Fifth Round: Javon Ringer, RB, Tennessee -- Ok, for this one Chris and I agree. The Titans decision to trade away LenDale White and yet not aggressively pursue another big back in the draft or free agency gives me the impression that Jeff Fisher and his staff realized the same thing I did when reviewing Ringer: while he may lack size, he certainly doesn't lack for toughness. Ringer isn't going to take away too many of Chris Johnson's touches, but I wouldn't be surprised at all to see him emerge as the club's primary backup to their superstar.

Sixth Round: Brice McCain, CB, Houston -- I fully recognize that the Texans weren't so overcome with McCain's talent that they ignored cornerback early in the draft. Their first round pick, Kareem Jackson, is a terrific talent who I believe will quickly help erase the negative feelings left behind by now-Atlanta Falcon Dunta Robinson. However, I'm a sucker for quick feet and McCain certainly has those. He may never emerge as a standout starter, but I think he has the agility to be a heckuva nickel corner for a long time.

Seventh Round: Lance Louis, OG, Chicago -- Disrespect Mike Tice's ability as a head coach all you want. For my money, there aren't three better offensive line coaches in the NFL than the former starting NFL tight end. Louis was graded by some as a tight end or H-back coming out of San Diego State, but the Bears took a chance on him last year. Now, Tice believes Louis has a real chance at earning the starting right guard position. With his athleticism and the Bears' focus on the passing game under Mike Martz, Louis could surprise.
Posted on: April 27, 2010 1:01 pm
 

My all undrafted lineup -- defense

Each year there are players who slip through the cracks into undrafted free agency that, quite frankly, I'm stunned aren't drafted.

Here is my list of players who were undrafted but I feel could find a roster spot in the NFL.

Today I'm highlighting the defensive players (as well as their NFL franchise). Yesterday I listed the offensive players.

DE: Brandon Lang, Troy (signed by San Diego)
DT: Nate Collins, Virginia (signed by New York Giants)
DT: Jay Ross, East Carolina (signed by New Orleans)
DE: Mitch Unrein, Wyoming (signed by Tennessee)
OLB: Reggie Carter, UCLA (signed by Seattle)
ILB: Micah Johnson, Kentucky (signed by New York Giants)
OLB: Simoni Lawrence, Minnesota (signed by St. Louis)
CB: Patrick Stoudamire, Jr, Western Illinois (signed by San Francisco)
SS: Barry Church, Toledo (signed by Dallas)
FS: Jon Amaya, Nevada (signed by Miami)
CB: Devin Ros, Arizona (signed by Philadelphia)
Posted on: April 26, 2010 11:50 pm
 

My all undrafted lineup -- offense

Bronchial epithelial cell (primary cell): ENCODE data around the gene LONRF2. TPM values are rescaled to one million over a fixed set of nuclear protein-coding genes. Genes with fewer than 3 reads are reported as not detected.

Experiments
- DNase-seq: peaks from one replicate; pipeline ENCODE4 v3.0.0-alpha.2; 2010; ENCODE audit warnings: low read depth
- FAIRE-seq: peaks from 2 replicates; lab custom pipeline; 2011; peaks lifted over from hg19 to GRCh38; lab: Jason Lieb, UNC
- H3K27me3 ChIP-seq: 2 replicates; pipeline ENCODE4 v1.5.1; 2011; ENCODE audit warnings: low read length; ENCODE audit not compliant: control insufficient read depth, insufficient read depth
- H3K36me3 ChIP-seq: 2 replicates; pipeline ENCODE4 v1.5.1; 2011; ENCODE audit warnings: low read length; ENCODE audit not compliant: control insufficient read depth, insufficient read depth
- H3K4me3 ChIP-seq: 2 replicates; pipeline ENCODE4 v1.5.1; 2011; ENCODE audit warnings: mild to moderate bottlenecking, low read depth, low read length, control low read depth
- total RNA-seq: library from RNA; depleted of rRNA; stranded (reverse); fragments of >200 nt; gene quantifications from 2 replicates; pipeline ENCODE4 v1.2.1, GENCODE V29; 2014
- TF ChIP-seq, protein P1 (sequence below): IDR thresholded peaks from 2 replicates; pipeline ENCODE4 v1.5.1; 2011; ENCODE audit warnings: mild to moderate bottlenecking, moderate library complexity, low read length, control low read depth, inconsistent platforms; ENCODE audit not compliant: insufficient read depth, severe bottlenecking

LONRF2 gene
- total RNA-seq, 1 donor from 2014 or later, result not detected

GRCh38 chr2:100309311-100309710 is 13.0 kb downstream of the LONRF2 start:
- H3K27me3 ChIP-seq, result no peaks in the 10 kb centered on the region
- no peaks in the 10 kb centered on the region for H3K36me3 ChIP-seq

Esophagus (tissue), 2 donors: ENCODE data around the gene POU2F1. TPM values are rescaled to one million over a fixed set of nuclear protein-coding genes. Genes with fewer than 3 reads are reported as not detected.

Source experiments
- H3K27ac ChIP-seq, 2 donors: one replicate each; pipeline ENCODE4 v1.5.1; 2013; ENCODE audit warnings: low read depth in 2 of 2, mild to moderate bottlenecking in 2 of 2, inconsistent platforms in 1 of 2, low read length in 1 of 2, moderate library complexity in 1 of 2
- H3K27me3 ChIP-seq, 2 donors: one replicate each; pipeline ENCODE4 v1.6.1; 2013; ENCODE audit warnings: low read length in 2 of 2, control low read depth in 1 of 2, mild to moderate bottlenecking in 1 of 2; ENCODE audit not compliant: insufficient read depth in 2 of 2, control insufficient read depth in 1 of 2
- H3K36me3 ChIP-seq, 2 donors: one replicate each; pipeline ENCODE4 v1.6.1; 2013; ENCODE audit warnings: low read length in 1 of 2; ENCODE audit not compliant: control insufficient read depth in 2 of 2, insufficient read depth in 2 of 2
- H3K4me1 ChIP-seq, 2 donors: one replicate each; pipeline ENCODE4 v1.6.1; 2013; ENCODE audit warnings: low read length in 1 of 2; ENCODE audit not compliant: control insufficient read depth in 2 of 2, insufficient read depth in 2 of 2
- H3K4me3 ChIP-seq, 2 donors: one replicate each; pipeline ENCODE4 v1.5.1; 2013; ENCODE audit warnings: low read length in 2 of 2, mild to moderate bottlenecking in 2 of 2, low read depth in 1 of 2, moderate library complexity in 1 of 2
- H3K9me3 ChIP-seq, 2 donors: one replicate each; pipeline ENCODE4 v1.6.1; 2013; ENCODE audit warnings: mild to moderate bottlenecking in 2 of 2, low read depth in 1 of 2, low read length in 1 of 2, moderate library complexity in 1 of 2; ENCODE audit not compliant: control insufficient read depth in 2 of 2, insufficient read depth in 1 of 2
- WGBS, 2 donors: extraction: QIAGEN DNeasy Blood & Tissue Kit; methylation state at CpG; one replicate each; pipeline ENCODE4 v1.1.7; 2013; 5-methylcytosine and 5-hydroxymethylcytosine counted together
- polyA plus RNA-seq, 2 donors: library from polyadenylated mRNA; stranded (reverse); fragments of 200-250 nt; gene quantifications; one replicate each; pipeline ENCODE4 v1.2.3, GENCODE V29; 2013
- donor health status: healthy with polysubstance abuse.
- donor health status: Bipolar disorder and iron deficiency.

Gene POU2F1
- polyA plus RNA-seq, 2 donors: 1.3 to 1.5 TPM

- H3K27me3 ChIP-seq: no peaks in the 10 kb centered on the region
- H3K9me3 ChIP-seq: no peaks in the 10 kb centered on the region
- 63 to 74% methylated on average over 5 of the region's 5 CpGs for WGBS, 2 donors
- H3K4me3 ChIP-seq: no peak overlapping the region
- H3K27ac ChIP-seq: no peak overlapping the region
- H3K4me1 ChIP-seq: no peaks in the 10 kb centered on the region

Each year there are players who slip through the cracks into undrafted free agency that, quite frankly, I'm stunned aren't drafted.

Here is my list of players who were undrafted but I feel could find a roster spot in the NFL.

Today I'm highlighting the offensive players (as well as their NFL franchise). Tomorrow I'll list the defensive players.

QB: Jarrett Brown, West Virginia (signed with San Francisco)
RB: Keiland Williams, LSU (signed with Washington)
FB: Rashawn Jackson, Virginia (signed with Carolina)
TE: Colin Peek, Alabama (signed with Atlanta)
WR: Blair White, Michigan State (signed with Indianapolis)
WR: Seyi Ajirotutu, Fresno State (signed with San Diego)
OT: Casey Knips, South Dakota State (signed with Arizona)
OG: Ciron Black, LSU (signed with Pittsburgh)
C: Kenny Alfred, Washington State (signed with Tennessee)
OG: Jeff Byers, USC (signed with Seattle)
OT: Levi Horn, Montana (signed with Chicago)
Posted on: April 23, 2010 2:13 pm
 

AFC South First Round Comments

Following the conclusion of the draft, I'll be providing grades for all 32 teams. I've begun the process of writing these grades up based on what transpired in the first round yesterday. I'll be posting comments for each team, by their division, in the blog over the next few hours.

Here is how I saw the action from the AFC South perspective:


Houston Texas:
Many forecasted that the Texans would take a cornerback in the first round to replace free agent defection Dunta Robinson, but the team surprised by adding Alabama’s Kareem Jackson over other highly touted prospects. Jackson is a good fit for Houston’s scheme, however, possessing similar physicality in coverage and against the run that Robinson had shown.


Indianapolis Colts:
For all of the talk that the Colts might change their defensive style under Jim Caldwell, Indianapolis made a very Tony Dungy-like pick with the undersized pass rusher Jerry Hughes with the second to last pick of the first round. Hughes has an explosive first step as a pass rusher, but at only 6-2 is considered a bit of a ‘tweener. Funny, that ‘tweener label hasn’t seemed to hurt Dwight Freeney or Robert Mathis’ production.


Jacksonville Jaguars:
The Jaguars will be blasted by some for making the biggest reach of the draft and in terms of value, perhaps Tyson Alualu was a reach. He likely would have been available at least 10-15 picks later. However, considering the number of busts seen each year from first round athletes, spending a high pick on a versatile, blue collar player that fits your scheme well shouldn’t be questioned. I don’t believe Alualu will ever go to the Pro Bowl, but he’ll earn a starting role immediately and won’t give it up for a decade.


Tennessee Titans:
The Titans had to be pleased to see defensive end Derrick Morgan, rated by many as the best at his class, still on the board at No. 16 after three other pass rushers had already been selected. Considering that Tennessee needed help in the pass rush immediately after the loss of Kyle Vanden Bosch and Albert Haynesworth in successive years, the pro-ready Morgan is an ideal fit. 

Posted on: April 22, 2010 9:22 pm
 

Derrick Morgan's slip among the early surprises